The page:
Monkey recall mirrors humans

EMORY (US) — Monkeys are able to remember and reproduce simple shapes from memory, a discovery that could lead to better diagnosis and treatment of memory impairments in humans.

“Our observations of recall in Old World monkeys suggest it may have been adaptive in primates long before humans evolved, and that it does not depend on language or anything else that is uniquely human,” says Ben Basile, researcher at the Yerkes National Primate Research Center at Emory University.

Basile and Robert Hampton developed a computer touchscreen method to test the recall power of rhesus monkeys. The findings are published in the journal Current Biology.

“We believe we have found a new method for testing animals that opens a whole new window into the world of nonhuman memory research,” he says. “For the first time, monkeys can actually show us what they recollect, and their test results are directly comparable to human tests.”

Human tests may involve recall, retrieving information about something that isn’t present, like being able to draw the face of someone met the day before—or recognition, that demonstrates the ability to detect that something is familiar when it is seen again.

Previous research has established the ability of monkeys to recognize objects, but the lack of language has hindered efforts to test that ability.

The language barrier was broken by teaching the monkeys to draw.

The monkeys were shown simple two- and three-box shapes on a computer screen. Later, they were presented with a computer touchscreen that allowed them to recreate those shapes by touching the corresponding areas of a grid. The monkeys learned through trial and error that reproducing the shapes they had seen previously would bring a food reward.  Once trained, the monkeys were able to transfer their memory skills to novel shapes.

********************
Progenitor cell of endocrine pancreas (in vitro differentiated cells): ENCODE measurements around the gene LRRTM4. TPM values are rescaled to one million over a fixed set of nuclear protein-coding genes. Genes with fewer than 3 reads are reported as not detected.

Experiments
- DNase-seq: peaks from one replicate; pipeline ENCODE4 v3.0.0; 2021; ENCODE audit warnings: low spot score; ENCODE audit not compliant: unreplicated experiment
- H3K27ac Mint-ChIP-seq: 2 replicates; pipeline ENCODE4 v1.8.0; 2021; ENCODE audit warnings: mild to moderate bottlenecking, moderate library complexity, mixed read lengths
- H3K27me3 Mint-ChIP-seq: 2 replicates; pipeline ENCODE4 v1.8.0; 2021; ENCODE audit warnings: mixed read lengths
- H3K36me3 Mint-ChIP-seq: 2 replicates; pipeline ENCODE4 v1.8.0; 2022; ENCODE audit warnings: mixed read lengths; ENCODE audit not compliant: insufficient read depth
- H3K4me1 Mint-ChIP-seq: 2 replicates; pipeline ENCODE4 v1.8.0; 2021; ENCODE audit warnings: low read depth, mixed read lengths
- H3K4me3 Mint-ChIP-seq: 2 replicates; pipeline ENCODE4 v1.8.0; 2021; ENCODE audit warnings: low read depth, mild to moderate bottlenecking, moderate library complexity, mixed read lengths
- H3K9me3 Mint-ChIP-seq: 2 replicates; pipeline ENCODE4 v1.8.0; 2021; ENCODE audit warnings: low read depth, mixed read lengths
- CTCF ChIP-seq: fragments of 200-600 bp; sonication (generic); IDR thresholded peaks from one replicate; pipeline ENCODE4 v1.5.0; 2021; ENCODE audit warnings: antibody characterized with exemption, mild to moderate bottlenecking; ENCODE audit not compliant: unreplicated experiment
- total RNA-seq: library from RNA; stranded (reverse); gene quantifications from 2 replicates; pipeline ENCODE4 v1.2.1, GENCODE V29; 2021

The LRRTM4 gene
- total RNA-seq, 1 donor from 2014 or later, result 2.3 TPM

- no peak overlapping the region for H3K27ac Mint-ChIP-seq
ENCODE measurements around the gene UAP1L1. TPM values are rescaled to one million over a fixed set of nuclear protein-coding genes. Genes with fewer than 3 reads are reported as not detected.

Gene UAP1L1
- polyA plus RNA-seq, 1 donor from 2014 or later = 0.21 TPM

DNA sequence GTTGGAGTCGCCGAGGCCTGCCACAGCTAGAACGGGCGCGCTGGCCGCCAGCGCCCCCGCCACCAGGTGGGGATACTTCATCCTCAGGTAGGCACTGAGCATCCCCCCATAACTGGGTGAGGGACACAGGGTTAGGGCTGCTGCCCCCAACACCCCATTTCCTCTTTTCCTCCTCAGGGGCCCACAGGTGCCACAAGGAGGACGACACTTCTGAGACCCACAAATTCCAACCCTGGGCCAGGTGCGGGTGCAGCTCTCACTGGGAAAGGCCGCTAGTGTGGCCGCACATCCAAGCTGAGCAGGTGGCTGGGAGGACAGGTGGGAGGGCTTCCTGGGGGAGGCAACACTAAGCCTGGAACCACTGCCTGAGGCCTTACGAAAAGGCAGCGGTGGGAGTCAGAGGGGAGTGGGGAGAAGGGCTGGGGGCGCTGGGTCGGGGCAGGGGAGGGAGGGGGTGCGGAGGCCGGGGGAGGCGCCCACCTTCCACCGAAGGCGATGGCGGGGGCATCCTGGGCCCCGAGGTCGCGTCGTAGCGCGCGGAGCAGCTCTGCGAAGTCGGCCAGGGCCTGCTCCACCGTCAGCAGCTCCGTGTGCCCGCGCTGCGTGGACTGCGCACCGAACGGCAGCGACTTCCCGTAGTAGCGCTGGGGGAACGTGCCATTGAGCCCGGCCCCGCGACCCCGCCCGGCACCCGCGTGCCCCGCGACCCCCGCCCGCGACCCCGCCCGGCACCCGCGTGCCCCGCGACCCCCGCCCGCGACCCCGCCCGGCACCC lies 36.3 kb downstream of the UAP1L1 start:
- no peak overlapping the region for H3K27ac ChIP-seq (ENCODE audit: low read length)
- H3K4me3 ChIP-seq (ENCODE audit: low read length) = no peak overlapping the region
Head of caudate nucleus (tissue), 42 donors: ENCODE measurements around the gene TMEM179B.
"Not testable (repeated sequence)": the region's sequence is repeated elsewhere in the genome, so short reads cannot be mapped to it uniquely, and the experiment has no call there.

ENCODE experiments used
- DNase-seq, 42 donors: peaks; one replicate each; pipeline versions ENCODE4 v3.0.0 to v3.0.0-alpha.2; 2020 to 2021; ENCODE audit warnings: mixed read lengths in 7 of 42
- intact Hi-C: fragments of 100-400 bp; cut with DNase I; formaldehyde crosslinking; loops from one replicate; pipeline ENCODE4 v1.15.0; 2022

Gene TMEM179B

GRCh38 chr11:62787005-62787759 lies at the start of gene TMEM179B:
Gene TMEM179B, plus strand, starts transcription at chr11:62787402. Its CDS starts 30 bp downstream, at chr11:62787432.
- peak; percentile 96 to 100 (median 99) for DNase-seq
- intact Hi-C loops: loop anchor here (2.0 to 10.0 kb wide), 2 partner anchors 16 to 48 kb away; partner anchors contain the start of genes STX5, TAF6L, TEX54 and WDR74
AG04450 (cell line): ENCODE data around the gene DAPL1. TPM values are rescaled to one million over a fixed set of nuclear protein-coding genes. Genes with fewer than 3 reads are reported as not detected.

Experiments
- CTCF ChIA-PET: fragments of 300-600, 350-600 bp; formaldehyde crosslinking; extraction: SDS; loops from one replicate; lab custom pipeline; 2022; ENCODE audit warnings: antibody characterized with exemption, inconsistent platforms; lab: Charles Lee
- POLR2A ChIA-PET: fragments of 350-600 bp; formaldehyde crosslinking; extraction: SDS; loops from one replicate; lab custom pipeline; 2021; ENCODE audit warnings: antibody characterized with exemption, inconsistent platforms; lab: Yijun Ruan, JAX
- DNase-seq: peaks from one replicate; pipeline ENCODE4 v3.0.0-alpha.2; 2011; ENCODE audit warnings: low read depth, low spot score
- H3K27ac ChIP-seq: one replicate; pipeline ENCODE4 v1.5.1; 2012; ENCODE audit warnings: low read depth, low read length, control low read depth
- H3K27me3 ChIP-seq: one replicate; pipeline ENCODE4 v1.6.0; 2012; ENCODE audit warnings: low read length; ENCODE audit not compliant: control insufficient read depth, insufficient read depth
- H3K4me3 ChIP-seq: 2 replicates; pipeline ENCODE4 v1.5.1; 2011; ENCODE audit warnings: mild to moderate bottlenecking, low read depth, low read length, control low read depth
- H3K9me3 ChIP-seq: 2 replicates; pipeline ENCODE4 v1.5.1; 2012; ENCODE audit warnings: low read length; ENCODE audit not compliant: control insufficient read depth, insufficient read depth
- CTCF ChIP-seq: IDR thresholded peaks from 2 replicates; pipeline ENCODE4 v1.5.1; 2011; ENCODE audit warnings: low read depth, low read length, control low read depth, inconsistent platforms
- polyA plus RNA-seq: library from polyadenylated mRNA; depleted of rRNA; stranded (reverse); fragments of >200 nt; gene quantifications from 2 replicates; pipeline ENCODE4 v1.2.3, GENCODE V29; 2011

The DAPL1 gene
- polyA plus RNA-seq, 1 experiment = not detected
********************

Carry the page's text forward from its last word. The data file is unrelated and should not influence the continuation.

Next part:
The performance of the monkeys on the computer touchscreen paralleled that of humans using a standard human recall test, in which subjects draw a complicated shape from memory.

Different types of memory may have evolved to solve distinct problems. Recognizing something as familiar, for instance, is quick and might allow for rapid responses to sightings of food and predators. Recollecting absent information is slower, but supports a more detailed and flexible use of memory.

A rare case of amnesia causes humans to be able to recognize objects before them, but not be able to recall those same objects when they are out of sight.

The researchers speculate that recollection might help monkeys return to out-of-sight places where they previously found food, or to flexibly plan social interactions with other monkeys based on previous behavior.

“Humans certainly recall more complex and sophisticated things over longer time periods,” Basile says. “But we’ve shown that for simple shapes, monkeys have a pattern of performance for recognition and recall that mirrors that of humans. And their ability to immediately transfer their performance to new shapes suggests we’re tapping into some general cognitive capacity.

“With this type of information, we are moving closer to better diagnosing and developing treatments for memory impairments in humans.”

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